I’ve also been combining multiple models to create large Sketchfab scenes. This allows the viewer to see multiple models at a time and make comparisons among them. I add information about how the models relate to one another—I achieve this by using mesh editing software to create additions such as 3D arrows or 3D evolutionary trees. Lastly, I use the annotations to add links to each model in the scene, which take the viewer to a full resolution, individual version of that model that can be explored in more detail. The resulting scenes are information rich and allow users to take a virtual tour through a (sometimes complex) evolutionary system.
Which Sketchfab features I find most useful
The thing I love most about Sketchfab is that it enhances my 3D models. It has allowed me to create models that are more than just an OBJ or an STL. The ability to create an entire 3D scene using backgrounds, different rendering styles within one scene, annotations, and virtual tours around the models, results in an intuitive and information-rich method of communicating in three dimensions. I have been making 3D models for a long time, but am relatively new to Sketchfab. My work on the oVert project brought me headfirst into the Sketchfab world, and now I use it extensively for both the oVert project and other research I am involved with.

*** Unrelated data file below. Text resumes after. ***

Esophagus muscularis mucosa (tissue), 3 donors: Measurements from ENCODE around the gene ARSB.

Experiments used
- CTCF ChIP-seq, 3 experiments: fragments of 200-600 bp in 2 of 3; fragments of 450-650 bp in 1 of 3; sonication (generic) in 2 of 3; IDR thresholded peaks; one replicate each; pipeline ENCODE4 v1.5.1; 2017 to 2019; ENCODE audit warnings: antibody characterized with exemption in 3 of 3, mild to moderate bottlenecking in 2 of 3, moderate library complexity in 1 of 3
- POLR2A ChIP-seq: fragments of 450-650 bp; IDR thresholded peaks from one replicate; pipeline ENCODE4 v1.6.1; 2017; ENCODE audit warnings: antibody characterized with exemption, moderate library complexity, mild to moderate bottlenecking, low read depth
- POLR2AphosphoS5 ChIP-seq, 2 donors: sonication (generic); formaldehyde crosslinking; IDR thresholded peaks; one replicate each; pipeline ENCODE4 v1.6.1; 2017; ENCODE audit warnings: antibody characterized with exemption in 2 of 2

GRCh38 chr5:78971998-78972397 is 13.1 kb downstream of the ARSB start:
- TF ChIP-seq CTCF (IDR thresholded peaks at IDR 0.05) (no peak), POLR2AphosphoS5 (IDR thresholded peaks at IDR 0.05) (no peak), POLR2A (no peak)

Sketchfab really enhances the accessibility of 3D models. For non-experts, finding your way around CT data can be difficult. But with Sketchfab, I can share ready-made 3D models with other scientists, students, and the public, without them needing any special software or 3D modelling expertise—just the link and an internet browser! I have mostly been publishing 3D models through the Blackburn Lab Sketchfab page. I do have my own Sketchfab page with several models and many under construction, but these can’t be seen by the public yet as they are associated with scientific research that is yet to be published—watch this space!